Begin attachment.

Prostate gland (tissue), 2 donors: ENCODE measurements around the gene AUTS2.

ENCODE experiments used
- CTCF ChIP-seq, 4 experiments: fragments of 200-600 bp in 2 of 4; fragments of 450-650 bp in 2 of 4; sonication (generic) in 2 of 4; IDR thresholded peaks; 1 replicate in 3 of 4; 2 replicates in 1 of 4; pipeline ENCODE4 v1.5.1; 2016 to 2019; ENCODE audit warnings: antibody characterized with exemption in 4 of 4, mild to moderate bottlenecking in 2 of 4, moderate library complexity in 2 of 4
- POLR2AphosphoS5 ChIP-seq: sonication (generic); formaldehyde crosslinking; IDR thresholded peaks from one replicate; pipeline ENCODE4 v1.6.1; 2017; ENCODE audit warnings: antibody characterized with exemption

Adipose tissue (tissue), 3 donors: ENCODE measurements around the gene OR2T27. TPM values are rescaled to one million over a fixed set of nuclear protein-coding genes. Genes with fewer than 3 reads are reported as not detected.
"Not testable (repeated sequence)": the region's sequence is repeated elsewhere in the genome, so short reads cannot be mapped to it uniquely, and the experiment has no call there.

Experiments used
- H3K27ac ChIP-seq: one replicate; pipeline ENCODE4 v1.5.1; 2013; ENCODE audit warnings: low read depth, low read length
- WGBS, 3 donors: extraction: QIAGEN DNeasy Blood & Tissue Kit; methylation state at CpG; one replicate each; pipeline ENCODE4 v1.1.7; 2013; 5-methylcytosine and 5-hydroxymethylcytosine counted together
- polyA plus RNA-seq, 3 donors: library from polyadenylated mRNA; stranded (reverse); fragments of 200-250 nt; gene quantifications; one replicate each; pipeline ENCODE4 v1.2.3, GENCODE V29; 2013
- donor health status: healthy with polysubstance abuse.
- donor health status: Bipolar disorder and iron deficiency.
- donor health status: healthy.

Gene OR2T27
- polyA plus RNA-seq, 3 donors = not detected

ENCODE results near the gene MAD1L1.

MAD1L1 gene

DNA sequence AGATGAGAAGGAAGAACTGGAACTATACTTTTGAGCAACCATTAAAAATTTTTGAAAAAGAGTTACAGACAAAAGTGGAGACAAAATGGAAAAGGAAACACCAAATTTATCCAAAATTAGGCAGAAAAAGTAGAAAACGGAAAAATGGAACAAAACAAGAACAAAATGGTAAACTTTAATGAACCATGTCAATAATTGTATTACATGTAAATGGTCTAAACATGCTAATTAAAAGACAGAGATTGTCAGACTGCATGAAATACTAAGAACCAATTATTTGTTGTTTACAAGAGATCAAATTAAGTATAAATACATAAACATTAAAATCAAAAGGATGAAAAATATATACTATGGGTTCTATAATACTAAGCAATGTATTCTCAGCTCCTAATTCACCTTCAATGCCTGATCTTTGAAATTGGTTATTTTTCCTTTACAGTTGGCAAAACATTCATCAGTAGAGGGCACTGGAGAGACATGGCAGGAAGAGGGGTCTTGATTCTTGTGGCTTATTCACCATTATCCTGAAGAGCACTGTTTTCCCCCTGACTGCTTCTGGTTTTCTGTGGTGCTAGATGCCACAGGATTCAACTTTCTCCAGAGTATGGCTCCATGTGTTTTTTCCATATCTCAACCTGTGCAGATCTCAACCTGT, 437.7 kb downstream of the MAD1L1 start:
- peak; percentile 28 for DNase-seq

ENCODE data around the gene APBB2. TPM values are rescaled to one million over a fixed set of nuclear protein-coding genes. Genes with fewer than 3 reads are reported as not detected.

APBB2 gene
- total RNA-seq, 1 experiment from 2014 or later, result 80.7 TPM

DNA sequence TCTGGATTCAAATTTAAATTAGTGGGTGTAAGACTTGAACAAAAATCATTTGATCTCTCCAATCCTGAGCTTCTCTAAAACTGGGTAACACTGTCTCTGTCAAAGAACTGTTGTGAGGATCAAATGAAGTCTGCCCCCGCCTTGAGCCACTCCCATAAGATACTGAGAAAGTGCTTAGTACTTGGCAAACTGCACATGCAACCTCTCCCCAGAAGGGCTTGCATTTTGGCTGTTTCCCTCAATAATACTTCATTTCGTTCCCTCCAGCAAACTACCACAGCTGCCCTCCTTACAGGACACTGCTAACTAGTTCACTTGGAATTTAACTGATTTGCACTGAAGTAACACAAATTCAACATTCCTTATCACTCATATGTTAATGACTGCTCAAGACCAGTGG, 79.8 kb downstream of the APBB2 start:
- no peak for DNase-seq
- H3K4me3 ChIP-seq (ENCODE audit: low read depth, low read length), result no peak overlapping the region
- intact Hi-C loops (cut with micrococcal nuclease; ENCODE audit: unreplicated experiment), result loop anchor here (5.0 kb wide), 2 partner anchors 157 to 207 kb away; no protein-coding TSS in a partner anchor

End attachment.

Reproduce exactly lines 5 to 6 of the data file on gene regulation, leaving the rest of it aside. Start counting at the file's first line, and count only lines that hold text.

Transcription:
Adipose tissue (tissue), 3 donors: ENCODE measurements around the gene OR2T27. TPM values are rescaled to one million over a fixed set of nuclear protein-coding genes. Genes with fewer than 3 reads are reported as not detected.
"Not testable (repeated sequence)": the region's sequence is repeated elsewhere in the genome, so short reads cannot be mapped to it uniquely, and the experiment has no call there.